Janet Trefethen of Trefethen Family Vineyards personally takes us through five decades of wine.

I have been selling, drinking and enjoying her wines for almost 20 years. Yet, I had never met Janet Trefethen of Trefethen Family Vineyards before. And here we were, in one of the gorgeous upstairs banquet rooms at 53 by the Sea in Honolulu with floor-to-ceiling glass windows showcasing the backdrop of beautiful Waikiki and Diamond Head about to taste Chardonnay and Cabernet from Trefethen spanning five decades. If this was not the best setting ever (outside of his/her cellar or vineyard) to meet a vigneron, I don’t know what is.

Janet Trefethen is one of the most genuine winery owners I have met from Napa Valley. We could talk for days about days gone by in Napa Valley, when there were only a handful of wineries in the valley—Robert Mondavi was just starting to make wine, Andre Tchelistcheff would come and taste their barrels just to see what they were doing and other winemakers would come by and ask if they had a spare barrel. The early winemakers in the valley would call each other up for help if they had something go wrong in their cellars. There was a strong sense of camaraderie and pioneering spirit back in those humble beginnings, and Janet Trefethen was there through all of it.

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The Trefethen Family Vineyard was once known as the Eschol Winery before Eugene and Catherine Trefethen purchased it in the 1960s.

The Trefethen Family Vineyard was once known as the Eschol Winery before Eugene and Catherine Trefethen purchased it in the 1960s. Their son, John, and his wife, Janet, took on the responsibilities for running the estate and making the wines in 1973. After winning “Best Chardonnay in the World” honors at the 1979 Gault Millau World Wine Olympics in Paris with the winery’s 1976 Chardonnay, the reputation of Trefethen wines grew. More recently, the area in which the estate lies was given its own American Viticultural Area status in 2004 with the leadership of the Trefethen family and their wines. And yes, let us speak of their wine.

We started with the Chardonnays. The 2014 from 750ml had a beautiful nose, singing with perfectly ripe fruit leaning towards the tropical spectrum. The fresh pulp of apples and a hint of pineapple are distinct. The wine is in beautiful balance as the acidity is quite bright and keeps the wine buoyant. This has many lovely days ahead of it. The 2007 from magnum was quite different—roasted sugar cane, toasty with vanilla scents, butterscotch, cedary with plenty of oak still prominent in the wine. It is buttery on the palate with plenty of richness but not as heavy-handed as I expected from the nose. It has a most wonderful texture, like the fat of a baby. It is a touch oaky for me but many in the room were quite enamored. We jumped then to the 1996 from magnum, which was almost coconut-like, roasted nuts, toasted bread and a note of burning sugar cane in a good way. This wine, too, had an unctuous viscosity but with higher acidity than the 2007. This was more my speed with a tremendously long finish without being overly oaky on the finish. I really liked 1996 in Napa and this reminded me why. Next came the 1985 from magnum, which was the darkest of them all. It had a rancio character with a Sauternes/sherry like quality, almost menthol-like. It has the highest acidity of the wines and reminds me of wilted flowers. It has a warm finish with nuts, and reminds me of an old Blanc de Blanc Champagne without the bubbles. It is likely the odd one out of the bunch but still a delicacy. Last and perhaps my wine of the day was the 1979 from magnum. This wine still makes me wish I had been around to scoop up as many magnums of it as possible when it was released. This is amazingly complex and delicious wine—one of the best new-world Chardonnays to ever grace my lips!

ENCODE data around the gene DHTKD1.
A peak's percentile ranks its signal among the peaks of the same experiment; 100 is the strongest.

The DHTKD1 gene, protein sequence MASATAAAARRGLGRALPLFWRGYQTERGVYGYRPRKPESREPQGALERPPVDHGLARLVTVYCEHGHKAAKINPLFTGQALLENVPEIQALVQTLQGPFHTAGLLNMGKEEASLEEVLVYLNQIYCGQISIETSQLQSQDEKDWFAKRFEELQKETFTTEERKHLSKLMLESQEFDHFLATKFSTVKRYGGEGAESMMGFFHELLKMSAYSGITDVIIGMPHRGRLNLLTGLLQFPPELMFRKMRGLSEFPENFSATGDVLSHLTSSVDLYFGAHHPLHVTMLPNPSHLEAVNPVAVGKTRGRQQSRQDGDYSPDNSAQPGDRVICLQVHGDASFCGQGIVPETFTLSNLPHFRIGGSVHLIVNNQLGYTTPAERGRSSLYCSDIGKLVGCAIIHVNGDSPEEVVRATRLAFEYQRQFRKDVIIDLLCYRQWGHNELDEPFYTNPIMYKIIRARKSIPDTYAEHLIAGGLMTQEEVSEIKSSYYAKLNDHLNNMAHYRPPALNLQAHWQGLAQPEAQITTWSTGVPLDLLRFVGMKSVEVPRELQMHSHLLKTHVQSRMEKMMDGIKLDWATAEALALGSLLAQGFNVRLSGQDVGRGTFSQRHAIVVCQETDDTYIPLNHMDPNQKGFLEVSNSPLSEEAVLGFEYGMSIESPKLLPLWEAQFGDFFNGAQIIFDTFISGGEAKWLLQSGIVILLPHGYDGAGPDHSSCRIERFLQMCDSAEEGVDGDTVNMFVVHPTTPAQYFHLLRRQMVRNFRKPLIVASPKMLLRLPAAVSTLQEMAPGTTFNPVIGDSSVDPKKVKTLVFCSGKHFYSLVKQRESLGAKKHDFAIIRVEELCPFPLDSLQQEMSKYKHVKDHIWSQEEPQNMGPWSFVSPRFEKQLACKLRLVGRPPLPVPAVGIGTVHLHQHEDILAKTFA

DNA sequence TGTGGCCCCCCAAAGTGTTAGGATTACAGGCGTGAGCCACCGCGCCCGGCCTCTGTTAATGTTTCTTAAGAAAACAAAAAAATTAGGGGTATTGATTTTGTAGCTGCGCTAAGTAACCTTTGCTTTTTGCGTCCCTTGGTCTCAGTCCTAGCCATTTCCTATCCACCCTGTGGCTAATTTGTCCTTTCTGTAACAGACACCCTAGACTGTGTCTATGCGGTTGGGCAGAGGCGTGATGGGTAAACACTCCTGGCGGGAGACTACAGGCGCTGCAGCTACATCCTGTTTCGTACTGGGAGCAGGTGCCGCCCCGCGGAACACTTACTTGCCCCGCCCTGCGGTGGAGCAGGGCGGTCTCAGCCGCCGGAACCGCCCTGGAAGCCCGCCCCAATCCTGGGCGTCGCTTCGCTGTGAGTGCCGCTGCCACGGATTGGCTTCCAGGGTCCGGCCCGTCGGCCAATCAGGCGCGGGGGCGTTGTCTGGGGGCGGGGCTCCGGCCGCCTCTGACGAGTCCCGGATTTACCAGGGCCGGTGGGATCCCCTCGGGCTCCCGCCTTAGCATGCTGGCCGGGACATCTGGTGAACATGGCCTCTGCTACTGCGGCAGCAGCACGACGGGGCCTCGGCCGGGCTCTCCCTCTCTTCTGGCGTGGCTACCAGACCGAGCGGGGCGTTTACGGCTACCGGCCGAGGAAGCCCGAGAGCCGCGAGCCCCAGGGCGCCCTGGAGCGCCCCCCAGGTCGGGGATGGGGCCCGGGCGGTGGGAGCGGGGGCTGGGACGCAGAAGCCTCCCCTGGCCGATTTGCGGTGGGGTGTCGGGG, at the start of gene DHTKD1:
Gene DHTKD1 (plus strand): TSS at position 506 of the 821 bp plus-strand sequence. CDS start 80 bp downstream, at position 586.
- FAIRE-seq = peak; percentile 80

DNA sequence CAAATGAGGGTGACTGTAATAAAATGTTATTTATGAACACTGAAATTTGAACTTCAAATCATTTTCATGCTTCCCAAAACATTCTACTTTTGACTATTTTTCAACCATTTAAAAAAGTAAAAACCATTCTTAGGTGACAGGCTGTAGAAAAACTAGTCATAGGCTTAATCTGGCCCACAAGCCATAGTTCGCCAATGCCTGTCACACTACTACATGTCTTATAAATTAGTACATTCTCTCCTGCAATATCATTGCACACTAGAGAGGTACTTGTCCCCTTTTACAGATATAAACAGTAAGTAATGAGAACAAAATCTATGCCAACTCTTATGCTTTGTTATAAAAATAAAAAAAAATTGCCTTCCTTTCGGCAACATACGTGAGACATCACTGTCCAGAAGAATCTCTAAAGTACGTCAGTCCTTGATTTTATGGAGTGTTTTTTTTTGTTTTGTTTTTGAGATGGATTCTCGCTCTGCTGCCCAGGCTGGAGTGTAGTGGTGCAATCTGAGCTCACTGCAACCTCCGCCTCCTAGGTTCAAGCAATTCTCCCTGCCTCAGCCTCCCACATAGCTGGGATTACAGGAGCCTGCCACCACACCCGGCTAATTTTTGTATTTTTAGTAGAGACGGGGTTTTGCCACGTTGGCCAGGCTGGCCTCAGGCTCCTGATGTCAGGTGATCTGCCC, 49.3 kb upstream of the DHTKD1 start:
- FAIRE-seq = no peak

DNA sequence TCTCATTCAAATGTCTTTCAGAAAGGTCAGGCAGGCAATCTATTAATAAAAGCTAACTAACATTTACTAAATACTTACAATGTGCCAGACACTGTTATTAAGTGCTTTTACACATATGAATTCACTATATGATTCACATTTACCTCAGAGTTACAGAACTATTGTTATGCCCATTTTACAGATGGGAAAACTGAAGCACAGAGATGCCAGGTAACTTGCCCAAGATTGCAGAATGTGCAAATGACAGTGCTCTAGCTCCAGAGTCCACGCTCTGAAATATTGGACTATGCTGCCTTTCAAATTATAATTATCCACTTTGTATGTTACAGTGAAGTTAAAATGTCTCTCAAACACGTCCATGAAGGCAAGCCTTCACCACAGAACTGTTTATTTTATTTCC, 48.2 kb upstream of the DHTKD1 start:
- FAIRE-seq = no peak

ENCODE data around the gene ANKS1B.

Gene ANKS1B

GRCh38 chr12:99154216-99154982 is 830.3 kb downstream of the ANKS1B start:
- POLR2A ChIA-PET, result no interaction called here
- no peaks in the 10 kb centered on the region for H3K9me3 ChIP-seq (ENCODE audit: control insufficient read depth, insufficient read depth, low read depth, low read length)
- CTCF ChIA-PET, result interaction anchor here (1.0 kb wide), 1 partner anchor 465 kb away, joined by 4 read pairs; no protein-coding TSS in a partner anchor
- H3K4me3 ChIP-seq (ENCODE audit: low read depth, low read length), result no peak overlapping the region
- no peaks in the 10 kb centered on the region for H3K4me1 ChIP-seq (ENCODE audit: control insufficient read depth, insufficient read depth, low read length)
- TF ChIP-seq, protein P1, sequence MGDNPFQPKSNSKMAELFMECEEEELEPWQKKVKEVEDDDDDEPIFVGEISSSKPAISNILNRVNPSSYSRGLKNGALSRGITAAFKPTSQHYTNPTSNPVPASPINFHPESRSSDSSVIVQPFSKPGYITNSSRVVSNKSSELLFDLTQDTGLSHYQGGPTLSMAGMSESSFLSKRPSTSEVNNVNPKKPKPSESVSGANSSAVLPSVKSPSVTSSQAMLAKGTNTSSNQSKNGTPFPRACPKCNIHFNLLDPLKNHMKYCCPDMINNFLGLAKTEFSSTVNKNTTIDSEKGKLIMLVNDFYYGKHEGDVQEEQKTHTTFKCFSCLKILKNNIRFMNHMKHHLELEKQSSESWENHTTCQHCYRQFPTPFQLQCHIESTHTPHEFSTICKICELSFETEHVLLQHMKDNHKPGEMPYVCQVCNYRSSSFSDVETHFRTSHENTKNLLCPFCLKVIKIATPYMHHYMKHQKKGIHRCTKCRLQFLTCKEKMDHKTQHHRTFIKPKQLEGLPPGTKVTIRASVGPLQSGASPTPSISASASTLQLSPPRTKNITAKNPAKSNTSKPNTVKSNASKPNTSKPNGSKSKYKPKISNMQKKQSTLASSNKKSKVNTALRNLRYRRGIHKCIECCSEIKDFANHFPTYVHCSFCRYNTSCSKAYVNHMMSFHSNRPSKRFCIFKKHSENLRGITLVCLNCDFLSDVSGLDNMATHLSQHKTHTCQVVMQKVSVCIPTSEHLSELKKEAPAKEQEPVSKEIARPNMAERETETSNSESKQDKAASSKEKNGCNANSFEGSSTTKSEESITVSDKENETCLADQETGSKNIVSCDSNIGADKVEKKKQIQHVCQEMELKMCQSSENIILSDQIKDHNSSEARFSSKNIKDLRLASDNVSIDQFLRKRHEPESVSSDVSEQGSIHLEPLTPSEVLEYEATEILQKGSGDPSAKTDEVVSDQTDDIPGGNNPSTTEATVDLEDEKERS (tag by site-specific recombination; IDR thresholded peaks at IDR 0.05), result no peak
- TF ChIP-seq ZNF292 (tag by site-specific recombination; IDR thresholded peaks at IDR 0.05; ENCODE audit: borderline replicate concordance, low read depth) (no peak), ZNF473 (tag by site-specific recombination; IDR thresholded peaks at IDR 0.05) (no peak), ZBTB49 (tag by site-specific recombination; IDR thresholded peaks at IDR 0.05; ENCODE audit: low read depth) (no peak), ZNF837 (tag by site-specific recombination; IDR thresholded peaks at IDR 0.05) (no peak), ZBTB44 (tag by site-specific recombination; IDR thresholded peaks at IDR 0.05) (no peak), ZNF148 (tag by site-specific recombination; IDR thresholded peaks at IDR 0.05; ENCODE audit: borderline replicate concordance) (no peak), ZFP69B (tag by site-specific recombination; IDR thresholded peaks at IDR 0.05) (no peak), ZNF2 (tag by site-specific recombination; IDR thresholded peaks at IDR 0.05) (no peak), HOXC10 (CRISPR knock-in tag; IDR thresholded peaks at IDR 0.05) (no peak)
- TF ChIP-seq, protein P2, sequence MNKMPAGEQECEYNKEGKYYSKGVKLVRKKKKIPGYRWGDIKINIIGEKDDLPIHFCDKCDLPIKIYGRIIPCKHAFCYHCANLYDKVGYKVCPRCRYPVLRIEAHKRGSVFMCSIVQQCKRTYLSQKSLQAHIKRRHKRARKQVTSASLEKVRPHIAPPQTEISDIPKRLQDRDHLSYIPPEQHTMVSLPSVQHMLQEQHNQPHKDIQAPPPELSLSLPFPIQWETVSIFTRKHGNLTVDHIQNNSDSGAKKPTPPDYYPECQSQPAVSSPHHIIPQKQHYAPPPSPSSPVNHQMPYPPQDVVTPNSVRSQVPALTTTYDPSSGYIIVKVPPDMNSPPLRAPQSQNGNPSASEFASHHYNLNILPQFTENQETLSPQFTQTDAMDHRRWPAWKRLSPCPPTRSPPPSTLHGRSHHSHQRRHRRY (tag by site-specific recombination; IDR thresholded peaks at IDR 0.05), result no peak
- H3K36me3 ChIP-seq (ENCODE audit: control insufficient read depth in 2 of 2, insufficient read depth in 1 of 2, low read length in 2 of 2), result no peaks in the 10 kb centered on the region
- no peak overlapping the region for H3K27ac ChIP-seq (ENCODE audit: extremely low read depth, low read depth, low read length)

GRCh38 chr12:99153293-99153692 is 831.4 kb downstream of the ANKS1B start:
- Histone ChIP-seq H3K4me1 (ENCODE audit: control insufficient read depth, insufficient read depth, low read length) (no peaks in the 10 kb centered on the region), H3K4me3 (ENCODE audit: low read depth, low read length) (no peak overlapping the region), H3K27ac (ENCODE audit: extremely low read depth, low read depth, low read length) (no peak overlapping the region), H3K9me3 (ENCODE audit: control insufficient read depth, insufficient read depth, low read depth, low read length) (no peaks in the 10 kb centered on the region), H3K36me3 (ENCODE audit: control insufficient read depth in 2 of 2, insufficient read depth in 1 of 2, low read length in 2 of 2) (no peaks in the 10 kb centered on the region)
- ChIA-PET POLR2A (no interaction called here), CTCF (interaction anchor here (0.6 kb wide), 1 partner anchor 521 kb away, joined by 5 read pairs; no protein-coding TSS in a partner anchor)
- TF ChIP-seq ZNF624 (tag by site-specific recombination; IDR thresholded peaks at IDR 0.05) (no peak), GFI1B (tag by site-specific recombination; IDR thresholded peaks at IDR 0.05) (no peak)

We then switched over to the Cabernets, beginning with the 2012 from 750ml. This wine is plush with sweet fruit, dark in character: plums, cassis and pomegranate. This is a baby. The 2006 from magnum still had darker fruit, almost blueberry in character.

The character of the fruit was slightly dryer and definitely spicier with notes of tea and rosewood. It has a very nice complexity with a deeper, more brooding structure. This wine still has long life ahead of it, with all that structure, even at 10 years old. The 1999 from magnum seemed much older with a lot more secondary aromas and flavors. The 1986 from magnum was distinctly earthy with a note of Brett. The fruit was a touch dry with a note of game and cured meat. This wine seemed like it was from the old world, rustic and earthy. And lastly, the 1978 from magnum was marked by a touch of coconut from American oak aging. The flavors kept coming like waves on the palate with fruit, then oak, then earth, flowers and savory.

This was a once-in-a-lifetime experience, and having Janet Trefethen there to taste it with was unforgettable. I will do my best to keep these wines in my cellar for years to come.

All photos courtesy Trefethen Family Vineyards